Three hives down, we had a tea break and enjoyed a slice of marmalade cake made by Emily. Then it was back to work. I oversaw as Freddy inspected Chamomile’s hives and Emily helped Jonesy with his hive.

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Freddy has the makings of a good beekeeper and he would like to keep fierce bees to learn how to handle them and to get lots of honey. We are thinking of selling him Chamomile’s hive. However, I would prefer that he does a few inspections on this colony first, and find out whether he can get along with this feisty queen.

He did very well and Chamomile’s colony was recovering from the artificial swarm and building up nicely. I pointed to a worker with blobs of shiny red propolis on her hind legs, which the bees will bite off and use to disinfect and insulate the hive. Freddy was surprised when I told him that London bees might collect propolis from tree resin or roof/road tar, whichever source is more convenient!

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Chili’s hive was next and both queen and bees were happy to perform today. Her colony is also recovering fast and well from the artificial swarm. We will have to wait another two or three weeks, I think, before deciding which hives to combine or which queens and colonies to sell. But that’s a nice problem to have.

Our beekeeping done for the day, and some teaching fitted in, we visited the other hives. Sadly, we heard that David’s fierce ‘Welsh’ hive has gone as the bees were sick. It is a shame as the colony was well-established and fondly thought of, I shall miss them.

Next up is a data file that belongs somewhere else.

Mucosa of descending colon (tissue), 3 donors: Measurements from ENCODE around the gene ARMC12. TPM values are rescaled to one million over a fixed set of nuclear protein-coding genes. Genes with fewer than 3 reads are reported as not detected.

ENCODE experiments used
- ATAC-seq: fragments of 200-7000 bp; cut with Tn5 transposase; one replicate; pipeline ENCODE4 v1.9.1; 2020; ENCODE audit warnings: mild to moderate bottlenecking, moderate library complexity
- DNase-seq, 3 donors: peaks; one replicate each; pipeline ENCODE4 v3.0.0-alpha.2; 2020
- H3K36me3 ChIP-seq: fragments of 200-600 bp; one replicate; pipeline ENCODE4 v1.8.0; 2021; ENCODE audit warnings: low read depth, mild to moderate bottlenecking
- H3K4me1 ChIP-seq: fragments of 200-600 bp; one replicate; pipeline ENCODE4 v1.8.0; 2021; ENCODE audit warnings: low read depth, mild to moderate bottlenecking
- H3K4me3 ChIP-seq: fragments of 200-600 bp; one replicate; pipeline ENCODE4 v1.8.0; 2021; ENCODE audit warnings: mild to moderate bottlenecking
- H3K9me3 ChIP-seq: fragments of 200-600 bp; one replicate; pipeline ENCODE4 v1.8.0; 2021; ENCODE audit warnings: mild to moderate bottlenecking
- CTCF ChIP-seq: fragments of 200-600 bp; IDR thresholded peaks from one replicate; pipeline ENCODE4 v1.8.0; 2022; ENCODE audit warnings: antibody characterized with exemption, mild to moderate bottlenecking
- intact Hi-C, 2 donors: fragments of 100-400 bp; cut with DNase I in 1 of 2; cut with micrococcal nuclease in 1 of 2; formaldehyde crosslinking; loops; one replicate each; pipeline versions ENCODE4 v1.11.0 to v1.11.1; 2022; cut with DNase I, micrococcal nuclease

Thomas has been experimenting with natural comb in his supers, but his bees haven’t quite got the hang of it. While Jonesy was hovering about vying for queen cells to requeen a nasty-tempered hive. He was taken by the ‘cuddly’ Italian bees, although I have noticed that their gentle temperament can turn within a couple of generations, usually when the new queens mate with local drones, and become ill-tempered. Another reason I prefer our mongrel, dark, homegrown London bees.

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The sun came out for the end of the afternoon and I was satisfied that the bees were much happier than last week – they even let us finish-up in time for the football. Tonight’s big match is England vs Italy, Emily is supporting Italy and I’m for England, the bees aren’t bothered. I wonder who will win?

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18 thoughts on “A case of supersedure and a super goes on

    • England lost. It was sad. As a non-football fan watching my 2nd proper game it seemed obvious the heat of the Amazon jungle got to them and the English players were collapsing with cramp, probably from loss of body salts like potassium. Uruguay next…

    • The queens definitely have different personalities as can be seen by their behaviour when walking across the frame or trying to cage and mark them. They all seem to react their own way. Every hive is quite different at the apiary, I’d love more research to be done into bee personalities!

  1. Pingback: Remembering Myrtle | Miss Apis Mellifera